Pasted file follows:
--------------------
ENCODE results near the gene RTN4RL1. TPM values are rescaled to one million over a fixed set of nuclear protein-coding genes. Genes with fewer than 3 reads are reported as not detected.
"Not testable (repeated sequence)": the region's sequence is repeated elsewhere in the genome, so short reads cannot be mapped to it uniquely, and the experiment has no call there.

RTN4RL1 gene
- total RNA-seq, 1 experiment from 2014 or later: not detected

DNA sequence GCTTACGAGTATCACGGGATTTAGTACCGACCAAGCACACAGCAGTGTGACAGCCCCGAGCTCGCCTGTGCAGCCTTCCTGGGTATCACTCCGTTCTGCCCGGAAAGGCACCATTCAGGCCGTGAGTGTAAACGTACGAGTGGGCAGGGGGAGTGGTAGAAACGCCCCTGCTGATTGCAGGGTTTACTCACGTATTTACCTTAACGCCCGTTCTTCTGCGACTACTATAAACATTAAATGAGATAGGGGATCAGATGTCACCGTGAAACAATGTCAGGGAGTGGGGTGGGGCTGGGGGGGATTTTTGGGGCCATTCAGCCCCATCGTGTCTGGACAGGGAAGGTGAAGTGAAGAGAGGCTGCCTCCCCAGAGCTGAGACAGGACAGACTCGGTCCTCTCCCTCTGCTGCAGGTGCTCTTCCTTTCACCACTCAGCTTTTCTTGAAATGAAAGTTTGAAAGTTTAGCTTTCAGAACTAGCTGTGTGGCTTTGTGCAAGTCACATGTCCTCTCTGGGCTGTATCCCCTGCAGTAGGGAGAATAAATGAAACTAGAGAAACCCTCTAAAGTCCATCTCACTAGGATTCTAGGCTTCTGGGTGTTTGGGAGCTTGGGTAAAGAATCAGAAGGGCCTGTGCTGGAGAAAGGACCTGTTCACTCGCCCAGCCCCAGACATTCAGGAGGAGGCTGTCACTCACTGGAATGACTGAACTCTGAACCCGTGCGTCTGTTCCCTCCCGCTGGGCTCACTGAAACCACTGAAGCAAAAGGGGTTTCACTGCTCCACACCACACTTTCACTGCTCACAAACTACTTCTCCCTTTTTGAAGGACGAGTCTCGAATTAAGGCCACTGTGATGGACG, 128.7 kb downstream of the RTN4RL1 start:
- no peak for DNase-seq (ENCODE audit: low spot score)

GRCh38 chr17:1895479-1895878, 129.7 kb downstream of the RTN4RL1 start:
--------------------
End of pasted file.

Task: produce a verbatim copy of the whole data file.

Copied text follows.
ENCODE results near the gene RTN4RL1. TPM values are rescaled to one million over a fixed set of nuclear protein-coding genes. Genes with fewer than 3 reads are reported as not detected.
"Not testable (repeated sequence)": the region's sequence is repeated elsewhere in the genome, so short reads cannot be mapped to it uniquely, and the experiment has no call there.

RTN4RL1 gene
- total RNA-seq, 1 experiment from 2014 or later: not detected

DNA sequence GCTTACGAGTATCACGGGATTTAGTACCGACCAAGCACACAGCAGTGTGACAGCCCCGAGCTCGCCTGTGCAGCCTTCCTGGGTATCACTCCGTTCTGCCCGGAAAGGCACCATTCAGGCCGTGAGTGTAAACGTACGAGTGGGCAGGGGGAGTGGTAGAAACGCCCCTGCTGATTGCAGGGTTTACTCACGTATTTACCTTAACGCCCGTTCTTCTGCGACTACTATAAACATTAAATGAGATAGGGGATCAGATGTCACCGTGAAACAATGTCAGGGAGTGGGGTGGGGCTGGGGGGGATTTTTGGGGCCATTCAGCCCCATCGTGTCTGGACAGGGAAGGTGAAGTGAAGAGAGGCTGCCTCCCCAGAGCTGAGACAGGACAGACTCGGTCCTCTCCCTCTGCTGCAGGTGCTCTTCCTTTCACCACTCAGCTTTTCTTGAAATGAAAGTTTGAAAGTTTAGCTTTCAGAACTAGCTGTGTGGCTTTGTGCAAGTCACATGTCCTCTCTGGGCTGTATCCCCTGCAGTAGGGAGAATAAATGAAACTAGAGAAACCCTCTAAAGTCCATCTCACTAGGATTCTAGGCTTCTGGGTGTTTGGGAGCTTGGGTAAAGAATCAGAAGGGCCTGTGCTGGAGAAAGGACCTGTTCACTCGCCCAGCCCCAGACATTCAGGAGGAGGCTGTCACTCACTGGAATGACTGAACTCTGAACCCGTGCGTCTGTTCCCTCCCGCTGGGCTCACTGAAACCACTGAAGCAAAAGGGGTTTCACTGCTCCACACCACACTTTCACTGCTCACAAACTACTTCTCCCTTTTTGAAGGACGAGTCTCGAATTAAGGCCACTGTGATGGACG, 128.7 kb downstream of the RTN4RL1 start:
- no peak for DNase-seq (ENCODE audit: low spot score)

GRCh38 chr17:1895479-1895878, 129.7 kb downstream of the RTN4RL1 start: